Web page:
- The proposal includes gain recognition on certain transfers to and distributions of assets from some trusts, partnerships, and non-corporate entities and deemed recognition of otherwise unrealized gains every 90 years.
- There would be exclusions and deferrals in the case of transfers to spouse or charity and for transfers of certain types of property – tangible personal property (other than collections), principal residences, certain family owned and operated businesses, and small business stock. The proposal provides for a 15-year installment payment period for taxes on illiquid assets.
- There would also be a $1,000,000 exclusion, with portability, allowing a $2,000,000 exclusion for married couples.
- The gain on transfer provision would be effective at the earliest for transfers after December 31, 2021, so there is time to prepare.
- Like-kind Exchanges. The TCJA narrowed the applicability of Internal Revenue Code Section 1031 like-kind exchanges to real property. The proposal would further limit like-kind exchanges to $500,000 for each taxpayer ($1,000,000 for a married couple) per year for taxable years beginning after December 31, 2021.
- Carried (Profits) Interest. The TCJA imposed an extended holding period to qualify for capital gain tax treatment for carried interests. The proposal would tax carried interests in investment partnerships as ordinary income for holders with taxable income in excess of $400,000 who provide services to the partnership, effective for tax years beginning after December 31, 2021.
- Tax Collection. There are a number of provisions of the proposal directed toward increasing tax collection from existing sources. For example, expanded broker information reporting of cryptocurrency assets.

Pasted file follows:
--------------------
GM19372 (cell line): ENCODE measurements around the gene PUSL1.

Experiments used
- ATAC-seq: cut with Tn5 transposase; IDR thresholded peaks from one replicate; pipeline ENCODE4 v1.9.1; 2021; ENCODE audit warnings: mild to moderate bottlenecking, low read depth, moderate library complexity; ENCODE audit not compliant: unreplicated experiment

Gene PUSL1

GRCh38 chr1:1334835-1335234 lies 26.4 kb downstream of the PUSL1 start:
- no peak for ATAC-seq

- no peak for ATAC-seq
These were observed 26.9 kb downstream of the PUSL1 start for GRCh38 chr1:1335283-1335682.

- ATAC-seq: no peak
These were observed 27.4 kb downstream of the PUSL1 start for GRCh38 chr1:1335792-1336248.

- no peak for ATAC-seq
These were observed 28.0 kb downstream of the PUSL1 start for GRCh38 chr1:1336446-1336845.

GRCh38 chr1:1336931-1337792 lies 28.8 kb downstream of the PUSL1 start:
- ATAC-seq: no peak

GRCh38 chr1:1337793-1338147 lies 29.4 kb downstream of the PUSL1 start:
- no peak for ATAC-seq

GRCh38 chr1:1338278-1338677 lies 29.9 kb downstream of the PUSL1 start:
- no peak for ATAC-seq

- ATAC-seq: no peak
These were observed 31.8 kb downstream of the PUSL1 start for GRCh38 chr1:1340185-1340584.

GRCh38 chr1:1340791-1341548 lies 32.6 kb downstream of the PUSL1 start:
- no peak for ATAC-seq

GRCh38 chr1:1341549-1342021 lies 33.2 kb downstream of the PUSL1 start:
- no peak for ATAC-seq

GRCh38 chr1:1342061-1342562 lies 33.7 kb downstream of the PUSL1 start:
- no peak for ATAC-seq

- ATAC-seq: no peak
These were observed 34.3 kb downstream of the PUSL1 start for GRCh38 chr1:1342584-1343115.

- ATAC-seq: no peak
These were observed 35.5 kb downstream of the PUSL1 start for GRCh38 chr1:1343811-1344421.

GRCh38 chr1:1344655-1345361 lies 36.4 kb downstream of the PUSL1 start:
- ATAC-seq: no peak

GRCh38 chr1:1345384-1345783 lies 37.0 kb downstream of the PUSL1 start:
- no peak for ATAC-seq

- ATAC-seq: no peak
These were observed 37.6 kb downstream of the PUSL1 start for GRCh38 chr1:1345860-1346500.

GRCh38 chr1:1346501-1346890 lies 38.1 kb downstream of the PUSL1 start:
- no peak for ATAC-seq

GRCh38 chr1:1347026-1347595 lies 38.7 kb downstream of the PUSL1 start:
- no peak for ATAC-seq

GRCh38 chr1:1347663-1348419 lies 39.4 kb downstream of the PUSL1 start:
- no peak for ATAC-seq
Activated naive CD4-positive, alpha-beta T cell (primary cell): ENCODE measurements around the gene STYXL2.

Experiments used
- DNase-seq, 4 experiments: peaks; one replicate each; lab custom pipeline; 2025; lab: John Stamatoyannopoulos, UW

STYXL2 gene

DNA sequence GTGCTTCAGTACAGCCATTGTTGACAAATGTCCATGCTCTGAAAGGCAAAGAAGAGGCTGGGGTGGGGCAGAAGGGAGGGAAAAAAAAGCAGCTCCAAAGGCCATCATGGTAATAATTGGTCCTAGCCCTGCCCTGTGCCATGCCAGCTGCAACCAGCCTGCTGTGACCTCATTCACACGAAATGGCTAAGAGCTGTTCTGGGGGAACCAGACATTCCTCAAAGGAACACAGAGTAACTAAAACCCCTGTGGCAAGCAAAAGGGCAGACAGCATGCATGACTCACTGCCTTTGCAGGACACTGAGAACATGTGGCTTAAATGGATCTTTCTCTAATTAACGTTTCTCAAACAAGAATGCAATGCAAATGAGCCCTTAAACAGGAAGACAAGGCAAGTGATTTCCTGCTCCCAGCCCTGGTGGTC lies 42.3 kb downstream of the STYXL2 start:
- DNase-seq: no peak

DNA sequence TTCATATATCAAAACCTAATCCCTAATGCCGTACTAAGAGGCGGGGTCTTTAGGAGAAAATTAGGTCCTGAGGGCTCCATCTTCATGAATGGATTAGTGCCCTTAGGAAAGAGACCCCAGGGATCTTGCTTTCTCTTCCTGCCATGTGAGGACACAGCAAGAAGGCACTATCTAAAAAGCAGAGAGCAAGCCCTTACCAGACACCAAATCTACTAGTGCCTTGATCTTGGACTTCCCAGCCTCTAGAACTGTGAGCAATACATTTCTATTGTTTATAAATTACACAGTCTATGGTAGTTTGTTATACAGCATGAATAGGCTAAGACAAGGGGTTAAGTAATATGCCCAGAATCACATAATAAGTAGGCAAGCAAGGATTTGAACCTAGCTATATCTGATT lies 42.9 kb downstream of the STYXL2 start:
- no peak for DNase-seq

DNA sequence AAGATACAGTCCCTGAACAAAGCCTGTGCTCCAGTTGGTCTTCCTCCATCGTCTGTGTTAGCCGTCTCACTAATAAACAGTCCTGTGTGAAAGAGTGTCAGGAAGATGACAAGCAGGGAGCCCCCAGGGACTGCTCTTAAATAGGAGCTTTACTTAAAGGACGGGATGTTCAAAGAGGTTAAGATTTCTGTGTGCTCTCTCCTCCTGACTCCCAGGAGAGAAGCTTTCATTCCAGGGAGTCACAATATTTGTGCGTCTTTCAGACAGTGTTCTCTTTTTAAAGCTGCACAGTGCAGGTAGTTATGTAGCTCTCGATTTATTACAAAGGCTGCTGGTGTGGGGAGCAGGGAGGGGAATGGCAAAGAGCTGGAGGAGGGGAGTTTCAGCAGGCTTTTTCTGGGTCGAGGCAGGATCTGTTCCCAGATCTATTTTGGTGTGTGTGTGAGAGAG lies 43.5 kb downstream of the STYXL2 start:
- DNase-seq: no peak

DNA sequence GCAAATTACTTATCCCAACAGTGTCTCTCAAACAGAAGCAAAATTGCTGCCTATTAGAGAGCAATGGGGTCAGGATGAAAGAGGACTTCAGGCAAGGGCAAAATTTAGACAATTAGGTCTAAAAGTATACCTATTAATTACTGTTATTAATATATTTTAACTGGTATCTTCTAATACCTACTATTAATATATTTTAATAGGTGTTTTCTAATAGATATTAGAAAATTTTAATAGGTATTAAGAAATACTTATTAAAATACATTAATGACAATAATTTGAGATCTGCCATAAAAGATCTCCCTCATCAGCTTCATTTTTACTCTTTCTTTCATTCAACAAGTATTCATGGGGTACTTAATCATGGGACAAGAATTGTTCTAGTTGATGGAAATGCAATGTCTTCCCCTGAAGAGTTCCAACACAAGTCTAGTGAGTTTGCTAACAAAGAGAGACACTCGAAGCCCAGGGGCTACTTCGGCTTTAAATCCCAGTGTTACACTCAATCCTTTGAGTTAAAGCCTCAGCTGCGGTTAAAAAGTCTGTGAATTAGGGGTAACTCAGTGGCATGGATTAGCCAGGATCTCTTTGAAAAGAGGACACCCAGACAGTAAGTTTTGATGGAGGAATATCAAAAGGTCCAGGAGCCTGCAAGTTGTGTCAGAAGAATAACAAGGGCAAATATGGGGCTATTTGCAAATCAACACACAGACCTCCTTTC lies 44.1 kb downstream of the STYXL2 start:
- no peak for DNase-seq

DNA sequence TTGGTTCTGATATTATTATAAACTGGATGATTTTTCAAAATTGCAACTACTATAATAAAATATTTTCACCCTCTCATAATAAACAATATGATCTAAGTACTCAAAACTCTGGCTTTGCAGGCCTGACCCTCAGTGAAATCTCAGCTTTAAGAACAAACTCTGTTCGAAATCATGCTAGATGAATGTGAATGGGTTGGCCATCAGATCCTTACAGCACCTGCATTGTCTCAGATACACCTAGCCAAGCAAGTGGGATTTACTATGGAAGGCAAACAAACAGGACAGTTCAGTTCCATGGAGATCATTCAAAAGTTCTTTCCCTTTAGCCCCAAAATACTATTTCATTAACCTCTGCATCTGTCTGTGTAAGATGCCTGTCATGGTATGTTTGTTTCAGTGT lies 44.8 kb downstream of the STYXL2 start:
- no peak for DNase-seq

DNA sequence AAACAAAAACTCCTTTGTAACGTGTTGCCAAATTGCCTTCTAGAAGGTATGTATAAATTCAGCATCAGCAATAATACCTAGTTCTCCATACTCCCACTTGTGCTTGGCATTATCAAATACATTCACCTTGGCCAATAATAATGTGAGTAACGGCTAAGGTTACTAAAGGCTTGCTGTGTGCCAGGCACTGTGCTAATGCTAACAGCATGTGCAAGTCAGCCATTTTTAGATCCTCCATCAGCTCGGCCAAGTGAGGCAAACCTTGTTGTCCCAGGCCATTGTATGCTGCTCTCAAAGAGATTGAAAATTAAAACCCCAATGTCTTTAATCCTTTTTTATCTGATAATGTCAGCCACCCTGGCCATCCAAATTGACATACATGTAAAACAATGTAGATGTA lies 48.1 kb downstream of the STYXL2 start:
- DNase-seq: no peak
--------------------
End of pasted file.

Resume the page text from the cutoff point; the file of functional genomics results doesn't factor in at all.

What is noticeably absent from the proposals are any changes related to the estate and gift tax. There are a few possible explanations for this omission. First, the gift and estate tax changes under the TCJA are scheduled to expire at the end of 2025, which is fast approaching. Also, while the burden of the gift and estate tax is very real for those who pay the tax, it is not a major source of revenue. We are concerned that the proposal does not clearly address the integration of the gift and estate tax and the proposed gain recognition on transfers by gift and at death – credits and deductions – although it is commonly understood that there would be a deduction to reduce the overlapping tax impact.
What do we expect and advise?
We expect that there will be rate changes, with actual rates being an area of compromise. Rate changes are simple to implement and have a near-term revenue impact. The taxation of gifts and transfers at death as gain recognition events would require more of a mind shift and be harder, but not impossible, to gather the requisite support. Gifts of appreciated assets to charity will continue to benefit the charitable causes and make tax sense, but the proposal would limit the tax benefit of gifts of appreciated assets to a charitable trust. Also, with the prospective effective date of the proposed trigger of gain recognition on gifts and the pending sunset of the increased gift and estate tax exclusion amount ($11.7 million this year, $5 million, adjusted for inflation in 2026), now is a good time to evaluate gifts and gift trusts.
Our clients’ circumstances and goals are varied. We encourage clients to prepare rather than react to potential changes, and we are available to discuss the changing tax landscape and its potential impact with you.